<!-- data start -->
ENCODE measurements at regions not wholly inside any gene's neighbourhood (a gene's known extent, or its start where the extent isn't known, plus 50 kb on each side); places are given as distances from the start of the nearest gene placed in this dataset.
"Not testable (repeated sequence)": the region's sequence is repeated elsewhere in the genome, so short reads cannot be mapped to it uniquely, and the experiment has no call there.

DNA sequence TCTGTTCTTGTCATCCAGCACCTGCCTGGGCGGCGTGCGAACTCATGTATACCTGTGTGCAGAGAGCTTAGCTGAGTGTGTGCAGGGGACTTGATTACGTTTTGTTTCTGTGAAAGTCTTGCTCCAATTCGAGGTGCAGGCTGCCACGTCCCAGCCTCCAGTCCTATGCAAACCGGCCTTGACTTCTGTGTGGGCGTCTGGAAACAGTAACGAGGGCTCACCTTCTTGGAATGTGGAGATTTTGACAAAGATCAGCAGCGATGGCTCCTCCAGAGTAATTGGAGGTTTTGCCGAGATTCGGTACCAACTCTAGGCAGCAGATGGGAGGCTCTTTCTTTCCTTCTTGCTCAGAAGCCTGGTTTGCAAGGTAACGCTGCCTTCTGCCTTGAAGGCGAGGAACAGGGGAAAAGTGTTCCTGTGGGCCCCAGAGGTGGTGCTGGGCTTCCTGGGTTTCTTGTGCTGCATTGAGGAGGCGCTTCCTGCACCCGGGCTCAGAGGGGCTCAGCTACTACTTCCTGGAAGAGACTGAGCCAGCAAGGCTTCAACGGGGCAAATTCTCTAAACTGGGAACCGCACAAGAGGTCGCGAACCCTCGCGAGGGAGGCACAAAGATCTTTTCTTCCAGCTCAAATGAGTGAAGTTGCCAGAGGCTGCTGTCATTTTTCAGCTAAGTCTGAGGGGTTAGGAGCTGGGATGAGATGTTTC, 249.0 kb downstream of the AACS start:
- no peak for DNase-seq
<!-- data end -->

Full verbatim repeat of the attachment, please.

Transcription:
ENCODE measurements at regions not wholly inside any gene's neighbourhood (a gene's known extent, or its start where the extent isn't known, plus 50 kb on each side); places are given as distances from the start of the nearest gene placed in this dataset.
"Not testable (repeated sequence)": the region's sequence is repeated elsewhere in the genome, so short reads cannot be mapped to it uniquely, and the experiment has no call there.

DNA sequence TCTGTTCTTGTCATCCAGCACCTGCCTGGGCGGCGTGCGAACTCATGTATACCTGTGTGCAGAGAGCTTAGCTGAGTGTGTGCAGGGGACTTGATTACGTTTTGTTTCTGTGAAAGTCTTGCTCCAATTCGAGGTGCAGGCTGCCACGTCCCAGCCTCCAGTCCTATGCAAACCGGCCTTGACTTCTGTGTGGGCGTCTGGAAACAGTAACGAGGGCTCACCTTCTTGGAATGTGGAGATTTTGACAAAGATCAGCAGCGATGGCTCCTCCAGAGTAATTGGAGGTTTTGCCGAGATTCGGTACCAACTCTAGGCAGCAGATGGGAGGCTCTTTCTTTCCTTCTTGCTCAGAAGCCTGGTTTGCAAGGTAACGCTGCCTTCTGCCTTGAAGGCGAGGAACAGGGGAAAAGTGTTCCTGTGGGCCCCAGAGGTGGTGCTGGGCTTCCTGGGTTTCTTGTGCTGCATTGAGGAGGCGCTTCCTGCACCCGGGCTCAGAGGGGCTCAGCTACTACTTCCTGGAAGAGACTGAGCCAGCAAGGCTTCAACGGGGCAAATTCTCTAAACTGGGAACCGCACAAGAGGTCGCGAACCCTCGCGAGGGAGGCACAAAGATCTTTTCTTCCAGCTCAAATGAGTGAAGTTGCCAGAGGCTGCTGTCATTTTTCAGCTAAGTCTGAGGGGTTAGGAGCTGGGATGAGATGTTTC, 249.0 kb downstream of the AACS start:
- no peak for DNase-seq